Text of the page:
Podcast #16 with Jessica Richman of uBiome

I got to interview Jessica Richman of uBiome, an IndieGoGo campaign you can still get in on. They are bringing genetic testing of your microbiome to the masses for an unprecedented level of access to our personal data.

This is the first podcast to be edited and remastered professionally using Fiverr as well as fully transcribed using Fiverr.

ARI: Hello productivity overachievers, this is Ari Meisel, welcome to the podcast.  Today I got to have coffee with Laura from the website 50by25.com.  She wrote a guest post for the blog a few days back.  Laura is the youngest woman to run all 50 state marathons and she did it by the age of 25.  Now, one marathon is impressive but fifty is mind boggling and she it in less than 2 years, which is amazing in itself but what’s really mind boggling is that she did this while having a full time job as a management consultant.  Traveling all the time and managing to maintain a social life and enjoy herself.  Most people would consider a marathon a little bit torturous but Laura thinks it fun.  So it was really cool catching up with her and hearing how she truly finds a balance between work and life and play and work to be more specific.  She basically decided that, while it was a goal of hers to do all 50 state marathons, it was also a goal of hers to enjoy her life.  So, she’s gotten comments from people that she could’ve trained harder and maybe run faster or gotten better times or what’s the next thing she is gonna do.  But, those weren’t her goals.  Her goal was to do something amazing while living her life.  So, another shout out to Laura for doing this amazing feat and if you haven’t read it yet, please check out her guest post on the blog that went up about a week ago.  Really excited about the interview that I have today which is with Jessica Richmond of ubiome.  An indigogo campaign that’s currently blowing away its targets, it’s got almost three times the amount of funding that they’re looking for and they just extended the campaign for another 18 days.  So I hope you enjoy the interview with Jessica.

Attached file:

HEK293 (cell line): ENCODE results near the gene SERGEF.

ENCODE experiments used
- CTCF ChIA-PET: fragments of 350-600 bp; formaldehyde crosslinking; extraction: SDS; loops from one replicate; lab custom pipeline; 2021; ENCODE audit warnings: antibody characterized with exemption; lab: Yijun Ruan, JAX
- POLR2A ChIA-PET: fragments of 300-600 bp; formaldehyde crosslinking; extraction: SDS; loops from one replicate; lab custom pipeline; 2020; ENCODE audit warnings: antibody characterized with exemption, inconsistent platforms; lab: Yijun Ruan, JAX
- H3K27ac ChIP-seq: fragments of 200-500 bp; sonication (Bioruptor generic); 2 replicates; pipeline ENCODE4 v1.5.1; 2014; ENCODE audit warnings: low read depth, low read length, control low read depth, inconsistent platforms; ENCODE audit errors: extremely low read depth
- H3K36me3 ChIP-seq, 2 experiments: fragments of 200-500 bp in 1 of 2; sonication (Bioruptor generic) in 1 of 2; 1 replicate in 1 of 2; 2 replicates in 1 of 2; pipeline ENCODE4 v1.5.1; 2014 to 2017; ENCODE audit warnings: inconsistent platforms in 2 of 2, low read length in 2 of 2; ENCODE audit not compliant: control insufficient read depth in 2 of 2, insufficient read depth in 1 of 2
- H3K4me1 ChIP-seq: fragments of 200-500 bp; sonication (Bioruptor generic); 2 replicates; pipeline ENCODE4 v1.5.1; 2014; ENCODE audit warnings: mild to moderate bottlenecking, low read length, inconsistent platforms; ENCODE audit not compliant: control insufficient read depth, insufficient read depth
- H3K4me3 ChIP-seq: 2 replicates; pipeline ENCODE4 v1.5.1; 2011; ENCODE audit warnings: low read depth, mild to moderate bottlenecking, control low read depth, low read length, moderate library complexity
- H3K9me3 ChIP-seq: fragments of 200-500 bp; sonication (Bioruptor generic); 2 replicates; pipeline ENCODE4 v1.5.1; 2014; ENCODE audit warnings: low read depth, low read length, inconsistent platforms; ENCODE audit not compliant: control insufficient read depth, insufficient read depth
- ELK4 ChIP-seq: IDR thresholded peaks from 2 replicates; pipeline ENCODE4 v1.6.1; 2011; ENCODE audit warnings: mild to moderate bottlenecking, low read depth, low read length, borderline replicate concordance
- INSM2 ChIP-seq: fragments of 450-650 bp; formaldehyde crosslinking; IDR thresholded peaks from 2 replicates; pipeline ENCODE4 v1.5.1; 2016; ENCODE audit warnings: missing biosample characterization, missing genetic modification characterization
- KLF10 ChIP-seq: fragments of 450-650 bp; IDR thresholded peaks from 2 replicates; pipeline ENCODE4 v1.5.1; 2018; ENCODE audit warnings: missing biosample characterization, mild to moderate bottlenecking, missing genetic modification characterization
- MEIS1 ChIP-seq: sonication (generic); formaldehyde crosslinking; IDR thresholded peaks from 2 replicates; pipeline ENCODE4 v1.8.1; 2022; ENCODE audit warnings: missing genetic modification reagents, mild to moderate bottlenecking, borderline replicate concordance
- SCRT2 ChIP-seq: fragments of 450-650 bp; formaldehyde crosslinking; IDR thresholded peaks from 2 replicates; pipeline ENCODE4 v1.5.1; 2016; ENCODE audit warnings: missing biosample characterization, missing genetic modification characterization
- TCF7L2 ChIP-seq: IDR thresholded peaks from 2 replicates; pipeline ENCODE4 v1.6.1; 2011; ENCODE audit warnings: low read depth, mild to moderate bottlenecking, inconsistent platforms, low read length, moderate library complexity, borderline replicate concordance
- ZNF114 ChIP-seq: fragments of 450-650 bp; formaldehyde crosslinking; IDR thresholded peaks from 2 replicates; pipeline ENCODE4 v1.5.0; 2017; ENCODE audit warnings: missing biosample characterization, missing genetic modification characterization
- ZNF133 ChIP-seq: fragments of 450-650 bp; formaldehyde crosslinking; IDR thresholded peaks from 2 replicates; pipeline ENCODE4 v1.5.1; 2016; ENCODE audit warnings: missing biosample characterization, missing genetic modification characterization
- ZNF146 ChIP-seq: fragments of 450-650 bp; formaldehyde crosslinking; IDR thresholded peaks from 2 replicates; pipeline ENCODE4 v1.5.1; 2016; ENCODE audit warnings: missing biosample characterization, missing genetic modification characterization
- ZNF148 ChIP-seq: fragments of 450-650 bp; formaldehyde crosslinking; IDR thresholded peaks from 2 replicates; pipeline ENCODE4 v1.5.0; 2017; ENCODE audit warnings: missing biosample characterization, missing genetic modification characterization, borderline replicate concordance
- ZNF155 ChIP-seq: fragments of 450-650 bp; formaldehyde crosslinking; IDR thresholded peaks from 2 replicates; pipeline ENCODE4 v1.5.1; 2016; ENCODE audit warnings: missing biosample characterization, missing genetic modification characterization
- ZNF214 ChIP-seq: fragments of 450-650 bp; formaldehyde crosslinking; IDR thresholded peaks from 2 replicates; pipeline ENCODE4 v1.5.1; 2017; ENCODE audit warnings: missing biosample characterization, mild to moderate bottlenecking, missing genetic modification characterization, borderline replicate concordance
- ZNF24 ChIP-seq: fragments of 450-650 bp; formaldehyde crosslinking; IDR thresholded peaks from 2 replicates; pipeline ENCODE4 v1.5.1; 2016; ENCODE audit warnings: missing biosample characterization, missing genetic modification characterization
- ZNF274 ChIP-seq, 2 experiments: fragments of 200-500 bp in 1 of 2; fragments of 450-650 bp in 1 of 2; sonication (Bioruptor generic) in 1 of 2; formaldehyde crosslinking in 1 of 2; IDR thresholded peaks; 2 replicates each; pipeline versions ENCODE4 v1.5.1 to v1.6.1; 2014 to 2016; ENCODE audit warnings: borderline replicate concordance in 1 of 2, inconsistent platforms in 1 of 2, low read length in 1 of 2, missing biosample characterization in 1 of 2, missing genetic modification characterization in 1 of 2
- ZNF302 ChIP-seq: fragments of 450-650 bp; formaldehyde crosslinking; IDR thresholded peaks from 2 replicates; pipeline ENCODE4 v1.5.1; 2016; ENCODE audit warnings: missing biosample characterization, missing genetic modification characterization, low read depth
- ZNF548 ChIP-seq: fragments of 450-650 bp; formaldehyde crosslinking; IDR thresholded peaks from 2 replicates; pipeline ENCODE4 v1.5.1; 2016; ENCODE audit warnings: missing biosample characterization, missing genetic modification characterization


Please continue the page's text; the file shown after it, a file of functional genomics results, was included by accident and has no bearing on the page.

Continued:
ARI: Welcome to the podcast.  Today we are talking with Jessica Richmond of ubiome.  Hi, Jessica.

JESSICA: Hi, Ari.  Good to talk with you.

ARI: Yeah, thanks for taking the time.  So first of all you start us off and tell them what ubiome is.

JESSICA: Sure, ubiome is a citizen’s science platform for learning about the microbiome.  So what we do is we sequence the human microbiome, which first of all I should back up and say that microbiome are all the bacteria that live on all of us.  There are ten times as many bacteria in our bacterial cells in our body as do our human cells.  So we are covered in bacterial cells and these bacteria are indicators of many things about our health.  So what ubiome does is it lets you submit samples and sequence the bacteria.  You can see what’s on and in your body, and then to ask and answer questions about the data so you can learn more about your health.

ARI: And one of the things this will innovate, well I should point out everyone that currently ubiome is doing an indigogo campaign to bring what has previously been a very expensive and limited availability kind of offering to the masses, right?